He dismissed Secretary Riley's contention that allowing parental choice in education would drain funds from the public school system and said none of the school proposals currently before the Congress would take a penny from the public school system.
"The DC appropriations bill contains additional funding for DC public schools," Msgr. McDade said. "The education IRA would provide financial assistance to parents in public, private and religious schools to meet education related expenses, not reduce funding to public schools."
"The Secretary seems to quietly allow the reality that these IRA's would be a benefit to parents of public school children slip from view in the unfounded hope that no one will notice and then he calls this proposal a 'voucher under another name," Msgr. McDade said.
"He also contends that such proposals are simply aimed at paying the tuition of students currently enrolled in private and religious schools and that it could cost the taxpayers "$15 billion" to do so. The fact is that parents who send their children to private and religious schools, based on the 1995 average per pupil cost of public education ($6,084 - U.S. Dept. Of Education), annually save the taxpayers of the nation approximately $30 billion, while they pay double to attain the education they feel important for their children."
Msgr. McDade took particular offense at Secretary Riley's contention that "a parental choice option would skim a limited number of students from public schools and leave the poorest behind."
"Catholic schools have a long and proud record of serving the poor and the disadvantaged in our urban centers," Msgr. McDade said.
"Our schools are as diverse as the public schools, enrolling almost 25% minorities (approximately the same percentage as public schools nationally). In many of our inner cities the minority enrollment reaches as high as 100 percent. In addition, many of these schools enroll significant majorities of non-Catholics," he said. "The Catholic community has made huge human and economic sacrifices to maintain this service to the poor and the needy, and we will continue to be this oasis of educational and moral stability to those in need as long as we possibly can. In many cases, parents see this option as the only lifeline available to them in order to save their children and provide them with the skills needed to survive in the competitive world of the 21st century. To imply that we are unaccountable and to then compare our schools to for profit schools who have defaulted on college loan obligations is insulting, is not supported by any factual evidence and seems like an attempt to deceive the American public."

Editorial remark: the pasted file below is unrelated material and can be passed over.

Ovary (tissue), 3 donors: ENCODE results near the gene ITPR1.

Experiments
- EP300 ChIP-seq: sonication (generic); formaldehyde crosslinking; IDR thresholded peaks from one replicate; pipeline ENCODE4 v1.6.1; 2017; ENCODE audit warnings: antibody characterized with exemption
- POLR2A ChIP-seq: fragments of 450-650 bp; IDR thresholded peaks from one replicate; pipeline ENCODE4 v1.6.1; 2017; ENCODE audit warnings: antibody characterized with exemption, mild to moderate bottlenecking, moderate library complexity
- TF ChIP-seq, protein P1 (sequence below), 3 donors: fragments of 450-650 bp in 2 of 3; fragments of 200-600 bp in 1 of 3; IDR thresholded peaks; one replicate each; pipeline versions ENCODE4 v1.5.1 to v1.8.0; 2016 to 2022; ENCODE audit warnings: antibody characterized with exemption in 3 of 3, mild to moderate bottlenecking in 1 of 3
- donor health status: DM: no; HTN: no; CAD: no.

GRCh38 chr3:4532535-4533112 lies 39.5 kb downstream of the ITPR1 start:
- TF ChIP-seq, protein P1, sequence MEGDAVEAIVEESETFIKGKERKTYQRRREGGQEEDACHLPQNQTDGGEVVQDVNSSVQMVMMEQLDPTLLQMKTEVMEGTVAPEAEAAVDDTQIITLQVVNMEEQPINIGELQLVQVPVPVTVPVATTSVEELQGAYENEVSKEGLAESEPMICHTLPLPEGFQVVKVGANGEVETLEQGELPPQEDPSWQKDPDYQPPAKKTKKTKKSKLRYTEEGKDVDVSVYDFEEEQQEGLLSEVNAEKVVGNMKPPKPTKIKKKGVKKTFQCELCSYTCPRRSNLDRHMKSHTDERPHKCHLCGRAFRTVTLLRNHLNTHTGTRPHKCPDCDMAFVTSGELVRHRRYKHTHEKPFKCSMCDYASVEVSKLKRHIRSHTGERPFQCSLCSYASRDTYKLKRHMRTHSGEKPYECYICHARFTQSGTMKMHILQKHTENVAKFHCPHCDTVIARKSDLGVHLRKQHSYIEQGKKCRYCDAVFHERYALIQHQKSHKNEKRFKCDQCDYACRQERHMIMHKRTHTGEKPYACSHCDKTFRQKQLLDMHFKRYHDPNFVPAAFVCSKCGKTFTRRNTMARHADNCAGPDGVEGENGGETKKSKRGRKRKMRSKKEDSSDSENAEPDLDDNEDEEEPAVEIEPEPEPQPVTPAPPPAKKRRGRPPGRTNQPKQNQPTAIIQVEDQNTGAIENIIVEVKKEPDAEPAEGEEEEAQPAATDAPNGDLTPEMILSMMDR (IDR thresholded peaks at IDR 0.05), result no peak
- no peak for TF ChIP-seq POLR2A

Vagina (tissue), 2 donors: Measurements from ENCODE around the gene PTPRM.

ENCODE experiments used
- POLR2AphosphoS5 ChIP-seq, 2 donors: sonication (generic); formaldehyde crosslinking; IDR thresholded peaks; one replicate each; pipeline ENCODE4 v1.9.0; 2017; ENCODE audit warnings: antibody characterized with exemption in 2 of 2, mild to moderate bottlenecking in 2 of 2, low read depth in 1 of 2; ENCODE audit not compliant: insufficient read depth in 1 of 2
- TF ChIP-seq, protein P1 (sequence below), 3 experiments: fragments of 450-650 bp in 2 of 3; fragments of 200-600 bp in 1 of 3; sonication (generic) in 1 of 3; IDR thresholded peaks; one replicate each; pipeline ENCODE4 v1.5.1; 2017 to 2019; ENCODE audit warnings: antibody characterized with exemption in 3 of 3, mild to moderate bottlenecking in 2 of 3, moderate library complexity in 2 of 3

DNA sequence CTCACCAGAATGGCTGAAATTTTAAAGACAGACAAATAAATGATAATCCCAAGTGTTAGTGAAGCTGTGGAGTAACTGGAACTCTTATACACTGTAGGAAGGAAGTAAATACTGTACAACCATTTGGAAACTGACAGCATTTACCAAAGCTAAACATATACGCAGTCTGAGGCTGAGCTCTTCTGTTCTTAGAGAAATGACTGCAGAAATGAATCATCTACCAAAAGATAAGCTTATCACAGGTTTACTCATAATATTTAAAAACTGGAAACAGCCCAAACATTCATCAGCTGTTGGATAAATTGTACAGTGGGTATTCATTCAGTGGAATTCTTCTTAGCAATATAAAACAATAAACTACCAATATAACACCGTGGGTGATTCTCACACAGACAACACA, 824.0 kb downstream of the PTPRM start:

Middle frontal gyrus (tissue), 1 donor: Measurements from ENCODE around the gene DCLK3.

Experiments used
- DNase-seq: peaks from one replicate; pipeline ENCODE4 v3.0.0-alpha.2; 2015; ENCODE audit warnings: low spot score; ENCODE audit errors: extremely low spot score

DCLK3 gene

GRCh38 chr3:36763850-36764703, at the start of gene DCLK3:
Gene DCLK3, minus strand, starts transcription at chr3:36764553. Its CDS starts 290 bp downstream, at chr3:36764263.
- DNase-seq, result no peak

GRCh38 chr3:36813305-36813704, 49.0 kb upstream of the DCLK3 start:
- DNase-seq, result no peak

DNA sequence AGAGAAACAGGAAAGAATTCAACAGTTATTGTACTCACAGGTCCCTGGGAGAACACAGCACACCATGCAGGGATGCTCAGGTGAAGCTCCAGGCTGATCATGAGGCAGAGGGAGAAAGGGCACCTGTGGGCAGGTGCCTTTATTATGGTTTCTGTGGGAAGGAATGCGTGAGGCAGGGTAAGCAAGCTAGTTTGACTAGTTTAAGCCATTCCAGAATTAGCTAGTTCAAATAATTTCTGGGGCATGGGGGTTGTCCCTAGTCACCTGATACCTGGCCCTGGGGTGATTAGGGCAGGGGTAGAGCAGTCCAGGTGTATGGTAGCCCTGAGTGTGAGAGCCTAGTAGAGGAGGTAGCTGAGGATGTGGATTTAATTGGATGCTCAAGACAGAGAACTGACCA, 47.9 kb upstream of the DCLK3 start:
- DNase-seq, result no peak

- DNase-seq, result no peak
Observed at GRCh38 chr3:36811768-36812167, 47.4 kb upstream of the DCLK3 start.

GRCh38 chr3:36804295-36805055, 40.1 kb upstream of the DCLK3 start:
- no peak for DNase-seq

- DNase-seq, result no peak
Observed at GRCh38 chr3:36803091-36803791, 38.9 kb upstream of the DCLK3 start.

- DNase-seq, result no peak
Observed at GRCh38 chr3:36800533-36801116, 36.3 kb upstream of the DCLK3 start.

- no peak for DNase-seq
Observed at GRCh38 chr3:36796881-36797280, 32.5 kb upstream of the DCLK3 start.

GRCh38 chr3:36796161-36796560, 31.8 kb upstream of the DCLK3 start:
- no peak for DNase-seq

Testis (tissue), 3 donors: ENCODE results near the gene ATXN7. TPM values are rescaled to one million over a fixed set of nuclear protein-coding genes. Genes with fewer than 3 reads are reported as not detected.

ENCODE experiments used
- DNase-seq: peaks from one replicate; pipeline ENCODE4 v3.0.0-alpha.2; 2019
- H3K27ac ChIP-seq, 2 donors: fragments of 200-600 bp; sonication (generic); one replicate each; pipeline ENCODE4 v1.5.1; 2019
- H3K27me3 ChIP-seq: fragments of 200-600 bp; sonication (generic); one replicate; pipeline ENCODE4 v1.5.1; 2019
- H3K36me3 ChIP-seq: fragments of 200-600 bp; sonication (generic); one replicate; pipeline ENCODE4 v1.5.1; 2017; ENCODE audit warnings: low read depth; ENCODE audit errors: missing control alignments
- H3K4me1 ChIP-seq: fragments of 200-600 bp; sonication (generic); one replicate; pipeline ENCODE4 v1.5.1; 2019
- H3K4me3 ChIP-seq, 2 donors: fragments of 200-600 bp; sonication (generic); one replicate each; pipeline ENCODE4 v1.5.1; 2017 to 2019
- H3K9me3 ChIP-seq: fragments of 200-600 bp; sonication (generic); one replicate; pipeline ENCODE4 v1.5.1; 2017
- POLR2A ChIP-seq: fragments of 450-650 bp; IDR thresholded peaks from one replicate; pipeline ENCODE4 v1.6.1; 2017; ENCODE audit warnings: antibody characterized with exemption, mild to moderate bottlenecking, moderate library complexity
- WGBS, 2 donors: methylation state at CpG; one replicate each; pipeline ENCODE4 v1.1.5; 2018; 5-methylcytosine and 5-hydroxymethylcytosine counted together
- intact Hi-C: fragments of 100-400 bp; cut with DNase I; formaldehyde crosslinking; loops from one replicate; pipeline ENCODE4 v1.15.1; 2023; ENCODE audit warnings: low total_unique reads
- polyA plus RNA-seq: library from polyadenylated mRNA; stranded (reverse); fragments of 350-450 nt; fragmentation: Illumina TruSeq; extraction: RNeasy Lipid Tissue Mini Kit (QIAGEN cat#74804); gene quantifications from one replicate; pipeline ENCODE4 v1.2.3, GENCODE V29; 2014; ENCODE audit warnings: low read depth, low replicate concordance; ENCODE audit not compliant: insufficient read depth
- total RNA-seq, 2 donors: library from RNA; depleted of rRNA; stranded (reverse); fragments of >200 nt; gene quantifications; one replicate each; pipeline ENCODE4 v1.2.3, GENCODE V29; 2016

He charged Secretary Riley with introducing a straw man into the argument with comments about religious schools being "willing to give up their religious mission in order to overcome constitutional barriers."
"Let me be very clear on this," Msgr. McDade said,. "We have absolutely no intention of giving up our religious mission. If we did, we would lose our reason for existing and we would deserve to close."
Msgr. McDade also noted that there are constitutional experts who have outlined the guidance needed to craft parental choice legislation that would survive a court challenge.
"Rather than use scare tactics, let's draft a sound piece of legislation, pass it, sign it into law, implement it, monitor it to see if it works and let the courts decide the constitutional questions, if there are any," Msgr. McDade said.
Msgr. McDade also noted that Secretary Riley avoided mentioning the increasing number of members of the minority community who are now saying that we need to try something new and throw their children an educational life-line. He cited researchers who report "significant increases over the last two years in support for parental choice in education in the African American (57.3%) and Hispanic (65.4%) communities. This change is especially noted in groups of the: young (age 18 to 35); lower income (under $35,000) and those with children currently in public schools."